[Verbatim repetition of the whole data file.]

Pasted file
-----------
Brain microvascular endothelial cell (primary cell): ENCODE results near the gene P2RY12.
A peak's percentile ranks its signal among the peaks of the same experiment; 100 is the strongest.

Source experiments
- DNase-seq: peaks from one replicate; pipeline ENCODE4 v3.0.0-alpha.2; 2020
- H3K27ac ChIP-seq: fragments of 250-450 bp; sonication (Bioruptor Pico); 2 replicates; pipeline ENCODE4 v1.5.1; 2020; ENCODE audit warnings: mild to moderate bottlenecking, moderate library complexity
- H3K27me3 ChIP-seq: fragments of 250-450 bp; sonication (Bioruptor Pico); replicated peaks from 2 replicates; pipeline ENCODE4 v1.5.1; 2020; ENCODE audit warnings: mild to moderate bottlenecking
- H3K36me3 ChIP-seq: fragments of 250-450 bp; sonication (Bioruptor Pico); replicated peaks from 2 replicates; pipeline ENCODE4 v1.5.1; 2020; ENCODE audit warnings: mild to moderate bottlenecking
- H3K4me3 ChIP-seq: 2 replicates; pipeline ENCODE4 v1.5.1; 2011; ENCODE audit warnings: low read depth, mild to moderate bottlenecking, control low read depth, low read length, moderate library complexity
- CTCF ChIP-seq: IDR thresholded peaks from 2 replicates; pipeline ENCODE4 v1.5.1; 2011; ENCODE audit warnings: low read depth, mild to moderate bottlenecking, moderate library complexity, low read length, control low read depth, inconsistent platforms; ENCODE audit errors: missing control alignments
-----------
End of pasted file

Brain microvascular endothelial cell (primary cell): ENCODE results near the gene P2RY12.
A peak's percentile ranks its signal among the peaks of the same experiment; 100 is the strongest.

Source experiments
- DNase-seq: peaks from one replicate; pipeline ENCODE4 v3.0.0-alpha.2; 2020
- H3K27ac ChIP-seq: fragments of 250-450 bp; sonication (Bioruptor Pico); 2 replicates; pipeline ENCODE4 v1.5.1; 2020; ENCODE audit warnings: mild to moderate bottlenecking, moderate library complexity
- H3K27me3 ChIP-seq: fragments of 250-450 bp; sonication (Bioruptor Pico); replicated peaks from 2 replicates; pipeline ENCODE4 v1.5.1; 2020; ENCODE audit warnings: mild to moderate bottlenecking
- H3K36me3 ChIP-seq: fragments of 250-450 bp; sonication (Bioruptor Pico); replicated peaks from 2 replicates; pipeline ENCODE4 v1.5.1; 2020; ENCODE audit warnings: mild to moderate bottlenecking
- H3K4me3 ChIP-seq: 2 replicates; pipeline ENCODE4 v1.5.1; 2011; ENCODE audit warnings: low read depth, mild to moderate bottlenecking, control low read depth, low read length, moderate library complexity
- CTCF ChIP-seq: IDR thresholded peaks from 2 replicates; pipeline ENCODE4 v1.5.1; 2011; ENCODE audit warnings: low read depth, mild to moderate bottlenecking, moderate library complexity, low read length, control low read depth, inconsistent platforms; ENCODE audit errors: missing control alignments